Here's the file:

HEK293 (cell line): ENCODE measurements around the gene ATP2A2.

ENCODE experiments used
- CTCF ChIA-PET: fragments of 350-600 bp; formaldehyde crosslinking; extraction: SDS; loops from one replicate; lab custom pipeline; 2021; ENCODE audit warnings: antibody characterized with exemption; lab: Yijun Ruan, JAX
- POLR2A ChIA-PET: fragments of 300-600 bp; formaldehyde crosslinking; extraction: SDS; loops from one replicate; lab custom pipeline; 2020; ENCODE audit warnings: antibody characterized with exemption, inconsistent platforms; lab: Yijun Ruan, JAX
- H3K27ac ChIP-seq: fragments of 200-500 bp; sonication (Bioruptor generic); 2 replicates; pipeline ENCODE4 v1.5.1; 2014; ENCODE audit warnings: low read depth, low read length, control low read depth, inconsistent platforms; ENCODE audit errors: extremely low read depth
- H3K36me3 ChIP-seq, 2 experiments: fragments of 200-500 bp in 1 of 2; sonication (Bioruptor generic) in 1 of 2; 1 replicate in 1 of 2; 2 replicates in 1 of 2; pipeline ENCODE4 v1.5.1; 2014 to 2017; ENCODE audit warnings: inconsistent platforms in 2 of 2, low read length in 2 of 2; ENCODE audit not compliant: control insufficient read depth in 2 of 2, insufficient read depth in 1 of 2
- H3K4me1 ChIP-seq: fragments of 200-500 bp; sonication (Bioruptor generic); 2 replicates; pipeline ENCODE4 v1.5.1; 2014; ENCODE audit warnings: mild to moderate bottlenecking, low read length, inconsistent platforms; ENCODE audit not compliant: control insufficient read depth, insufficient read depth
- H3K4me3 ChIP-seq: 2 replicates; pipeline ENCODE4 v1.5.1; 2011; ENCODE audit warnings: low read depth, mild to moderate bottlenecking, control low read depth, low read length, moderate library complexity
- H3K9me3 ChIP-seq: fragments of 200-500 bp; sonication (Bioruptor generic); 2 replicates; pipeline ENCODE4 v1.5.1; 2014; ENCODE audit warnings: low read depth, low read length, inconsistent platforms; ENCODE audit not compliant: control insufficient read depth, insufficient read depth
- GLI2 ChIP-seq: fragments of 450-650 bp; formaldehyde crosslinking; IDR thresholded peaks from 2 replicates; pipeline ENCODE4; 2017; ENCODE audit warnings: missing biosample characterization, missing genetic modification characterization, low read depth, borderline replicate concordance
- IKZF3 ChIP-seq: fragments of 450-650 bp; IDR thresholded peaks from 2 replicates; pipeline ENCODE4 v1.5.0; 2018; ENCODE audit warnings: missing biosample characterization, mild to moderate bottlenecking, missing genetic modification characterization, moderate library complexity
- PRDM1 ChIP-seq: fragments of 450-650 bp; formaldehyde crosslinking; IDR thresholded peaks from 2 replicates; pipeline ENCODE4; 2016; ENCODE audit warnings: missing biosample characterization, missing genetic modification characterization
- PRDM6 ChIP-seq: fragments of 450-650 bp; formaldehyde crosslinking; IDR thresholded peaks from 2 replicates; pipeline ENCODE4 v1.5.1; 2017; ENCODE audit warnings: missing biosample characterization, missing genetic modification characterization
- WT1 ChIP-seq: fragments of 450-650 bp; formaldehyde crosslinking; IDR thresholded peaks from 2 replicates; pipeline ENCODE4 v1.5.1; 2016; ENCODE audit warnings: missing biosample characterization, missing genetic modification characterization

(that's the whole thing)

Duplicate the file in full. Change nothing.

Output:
HEK293 (cell line): ENCODE measurements around the gene ATP2A2.

ENCODE experiments used
- CTCF ChIA-PET: fragments of 350-600 bp; formaldehyde crosslinking; extraction: SDS; loops from one replicate; lab custom pipeline; 2021; ENCODE audit warnings: antibody characterized with exemption; lab: Yijun Ruan, JAX
- POLR2A ChIA-PET: fragments of 300-600 bp; formaldehyde crosslinking; extraction: SDS; loops from one replicate; lab custom pipeline; 2020; ENCODE audit warnings: antibody characterized with exemption, inconsistent platforms; lab: Yijun Ruan, JAX
- H3K27ac ChIP-seq: fragments of 200-500 bp; sonication (Bioruptor generic); 2 replicates; pipeline ENCODE4 v1.5.1; 2014; ENCODE audit warnings: low read depth, low read length, control low read depth, inconsistent platforms; ENCODE audit errors: extremely low read depth
- H3K36me3 ChIP-seq, 2 experiments: fragments of 200-500 bp in 1 of 2; sonication (Bioruptor generic) in 1 of 2; 1 replicate in 1 of 2; 2 replicates in 1 of 2; pipeline ENCODE4 v1.5.1; 2014 to 2017; ENCODE audit warnings: inconsistent platforms in 2 of 2, low read length in 2 of 2; ENCODE audit not compliant: control insufficient read depth in 2 of 2, insufficient read depth in 1 of 2
- H3K4me1 ChIP-seq: fragments of 200-500 bp; sonication (Bioruptor generic); 2 replicates; pipeline ENCODE4 v1.5.1; 2014; ENCODE audit warnings: mild to moderate bottlenecking, low read length, inconsistent platforms; ENCODE audit not compliant: control insufficient read depth, insufficient read depth
- H3K4me3 ChIP-seq: 2 replicates; pipeline ENCODE4 v1.5.1; 2011; ENCODE audit warnings: low read depth, mild to moderate bottlenecking, control low read depth, low read length, moderate library complexity
- H3K9me3 ChIP-seq: fragments of 200-500 bp; sonication (Bioruptor generic); 2 replicates; pipeline ENCODE4 v1.5.1; 2014; ENCODE audit warnings: low read depth, low read length, inconsistent platforms; ENCODE audit not compliant: control insufficient read depth, insufficient read depth
- GLI2 ChIP-seq: fragments of 450-650 bp; formaldehyde crosslinking; IDR thresholded peaks from 2 replicates; pipeline ENCODE4; 2017; ENCODE audit warnings: missing biosample characterization, missing genetic modification characterization, low read depth, borderline replicate concordance
- IKZF3 ChIP-seq: fragments of 450-650 bp; IDR thresholded peaks from 2 replicates; pipeline ENCODE4 v1.5.0; 2018; ENCODE audit warnings: missing biosample characterization, mild to moderate bottlenecking, missing genetic modification characterization, moderate library complexity
- PRDM1 ChIP-seq: fragments of 450-650 bp; formaldehyde crosslinking; IDR thresholded peaks from 2 replicates; pipeline ENCODE4; 2016; ENCODE audit warnings: missing biosample characterization, missing genetic modification characterization
- PRDM6 ChIP-seq: fragments of 450-650 bp; formaldehyde crosslinking; IDR thresholded peaks from 2 replicates; pipeline ENCODE4 v1.5.1; 2017; ENCODE audit warnings: missing biosample characterization, missing genetic modification characterization
- WT1 ChIP-seq: fragments of 450-650 bp; formaldehyde crosslinking; IDR thresholded peaks from 2 replicates; pipeline ENCODE4 v1.5.1; 2016; ENCODE audit warnings: missing biosample characterization, missing genetic modification characterization